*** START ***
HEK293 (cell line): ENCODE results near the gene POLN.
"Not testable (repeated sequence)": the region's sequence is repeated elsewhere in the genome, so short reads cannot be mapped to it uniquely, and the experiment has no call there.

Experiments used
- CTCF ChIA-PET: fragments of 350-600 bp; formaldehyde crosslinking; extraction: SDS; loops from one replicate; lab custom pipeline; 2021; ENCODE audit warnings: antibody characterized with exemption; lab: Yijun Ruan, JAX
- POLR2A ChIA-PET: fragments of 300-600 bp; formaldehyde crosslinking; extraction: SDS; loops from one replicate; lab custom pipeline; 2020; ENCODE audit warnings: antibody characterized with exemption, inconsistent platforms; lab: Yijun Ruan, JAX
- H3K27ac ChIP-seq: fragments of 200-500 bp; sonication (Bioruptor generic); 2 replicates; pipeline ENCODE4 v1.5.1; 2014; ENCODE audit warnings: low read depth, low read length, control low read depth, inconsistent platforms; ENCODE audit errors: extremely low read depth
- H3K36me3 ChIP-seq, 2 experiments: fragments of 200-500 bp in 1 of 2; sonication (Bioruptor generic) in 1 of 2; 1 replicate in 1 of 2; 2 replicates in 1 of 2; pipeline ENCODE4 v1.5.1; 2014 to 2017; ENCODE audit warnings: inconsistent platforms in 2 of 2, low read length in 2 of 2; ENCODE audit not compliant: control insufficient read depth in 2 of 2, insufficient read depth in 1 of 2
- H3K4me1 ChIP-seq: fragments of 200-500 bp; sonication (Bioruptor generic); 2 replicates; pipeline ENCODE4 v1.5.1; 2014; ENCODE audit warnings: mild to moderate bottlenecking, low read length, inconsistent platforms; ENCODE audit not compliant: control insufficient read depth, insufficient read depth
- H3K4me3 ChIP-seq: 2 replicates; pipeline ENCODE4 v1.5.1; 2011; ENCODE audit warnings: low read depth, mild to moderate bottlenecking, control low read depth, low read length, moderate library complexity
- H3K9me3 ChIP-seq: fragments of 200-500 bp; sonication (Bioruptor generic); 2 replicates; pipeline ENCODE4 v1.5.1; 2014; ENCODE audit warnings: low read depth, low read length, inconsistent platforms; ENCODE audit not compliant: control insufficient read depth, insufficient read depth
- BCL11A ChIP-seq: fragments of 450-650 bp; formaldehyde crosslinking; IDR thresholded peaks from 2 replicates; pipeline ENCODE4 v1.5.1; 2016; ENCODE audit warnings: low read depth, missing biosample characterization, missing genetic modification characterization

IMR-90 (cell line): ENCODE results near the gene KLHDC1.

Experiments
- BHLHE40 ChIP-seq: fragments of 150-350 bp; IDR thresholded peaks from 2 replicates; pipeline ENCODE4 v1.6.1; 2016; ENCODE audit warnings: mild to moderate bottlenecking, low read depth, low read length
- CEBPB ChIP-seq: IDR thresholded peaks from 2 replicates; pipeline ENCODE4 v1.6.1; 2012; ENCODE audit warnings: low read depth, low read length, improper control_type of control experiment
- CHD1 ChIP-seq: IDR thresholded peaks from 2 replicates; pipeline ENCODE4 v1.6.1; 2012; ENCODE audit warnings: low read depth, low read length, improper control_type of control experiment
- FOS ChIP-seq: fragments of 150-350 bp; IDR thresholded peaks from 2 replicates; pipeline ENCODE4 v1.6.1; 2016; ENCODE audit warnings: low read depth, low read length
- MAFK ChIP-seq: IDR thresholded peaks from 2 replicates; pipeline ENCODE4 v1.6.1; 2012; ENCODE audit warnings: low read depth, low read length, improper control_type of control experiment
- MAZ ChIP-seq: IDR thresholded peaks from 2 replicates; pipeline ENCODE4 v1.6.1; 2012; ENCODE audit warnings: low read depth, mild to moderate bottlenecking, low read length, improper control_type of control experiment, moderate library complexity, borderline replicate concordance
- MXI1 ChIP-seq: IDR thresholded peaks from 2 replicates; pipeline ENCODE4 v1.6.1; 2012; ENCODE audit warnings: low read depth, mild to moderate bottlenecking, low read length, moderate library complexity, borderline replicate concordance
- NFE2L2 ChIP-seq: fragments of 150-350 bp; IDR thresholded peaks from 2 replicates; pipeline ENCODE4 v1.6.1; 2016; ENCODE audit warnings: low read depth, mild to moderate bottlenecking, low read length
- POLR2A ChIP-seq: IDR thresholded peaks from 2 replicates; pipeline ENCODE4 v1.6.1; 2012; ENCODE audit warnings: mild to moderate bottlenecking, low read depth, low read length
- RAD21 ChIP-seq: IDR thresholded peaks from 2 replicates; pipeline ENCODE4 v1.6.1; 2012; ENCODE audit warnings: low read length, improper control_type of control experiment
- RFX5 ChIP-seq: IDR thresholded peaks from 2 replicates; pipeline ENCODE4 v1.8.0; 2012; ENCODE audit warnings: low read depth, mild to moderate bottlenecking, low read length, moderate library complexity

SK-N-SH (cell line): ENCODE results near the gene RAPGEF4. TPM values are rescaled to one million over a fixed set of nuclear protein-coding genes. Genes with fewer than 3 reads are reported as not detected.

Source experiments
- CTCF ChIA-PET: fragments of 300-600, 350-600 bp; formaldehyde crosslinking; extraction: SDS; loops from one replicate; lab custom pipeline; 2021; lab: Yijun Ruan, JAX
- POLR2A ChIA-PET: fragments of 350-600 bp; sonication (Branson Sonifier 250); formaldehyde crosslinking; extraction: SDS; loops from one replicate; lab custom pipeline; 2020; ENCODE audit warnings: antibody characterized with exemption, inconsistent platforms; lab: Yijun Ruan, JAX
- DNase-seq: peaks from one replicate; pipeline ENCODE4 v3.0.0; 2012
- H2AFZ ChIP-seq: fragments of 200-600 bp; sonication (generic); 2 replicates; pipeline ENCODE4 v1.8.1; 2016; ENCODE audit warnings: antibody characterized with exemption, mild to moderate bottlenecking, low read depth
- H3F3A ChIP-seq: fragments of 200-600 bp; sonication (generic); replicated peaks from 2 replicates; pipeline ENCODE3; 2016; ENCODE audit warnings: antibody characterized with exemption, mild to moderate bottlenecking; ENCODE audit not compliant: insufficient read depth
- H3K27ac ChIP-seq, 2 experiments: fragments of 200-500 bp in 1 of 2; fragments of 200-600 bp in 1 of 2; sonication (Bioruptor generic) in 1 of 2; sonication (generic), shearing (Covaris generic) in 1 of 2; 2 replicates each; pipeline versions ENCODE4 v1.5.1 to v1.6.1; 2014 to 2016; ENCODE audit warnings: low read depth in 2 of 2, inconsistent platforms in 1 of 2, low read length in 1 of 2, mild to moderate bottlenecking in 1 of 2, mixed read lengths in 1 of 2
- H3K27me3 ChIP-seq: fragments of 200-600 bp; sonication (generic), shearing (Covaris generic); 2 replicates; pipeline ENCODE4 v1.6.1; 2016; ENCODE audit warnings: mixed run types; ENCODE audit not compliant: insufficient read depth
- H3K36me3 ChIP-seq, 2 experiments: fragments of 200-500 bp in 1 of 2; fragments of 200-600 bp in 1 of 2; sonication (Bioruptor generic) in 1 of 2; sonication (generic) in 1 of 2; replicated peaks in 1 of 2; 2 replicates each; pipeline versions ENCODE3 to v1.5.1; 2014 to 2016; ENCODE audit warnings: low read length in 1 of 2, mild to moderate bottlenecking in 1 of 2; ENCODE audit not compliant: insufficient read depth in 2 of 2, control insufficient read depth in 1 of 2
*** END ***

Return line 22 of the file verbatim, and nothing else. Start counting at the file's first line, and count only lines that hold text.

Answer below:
- POLR2A ChIP-seq: IDR thresholded peaks from 2 replicates; pipeline ENCODE4 v1.6.1; 2012; ENCODE audit warnings: mild to moderate bottlenecking, low read depth, low read length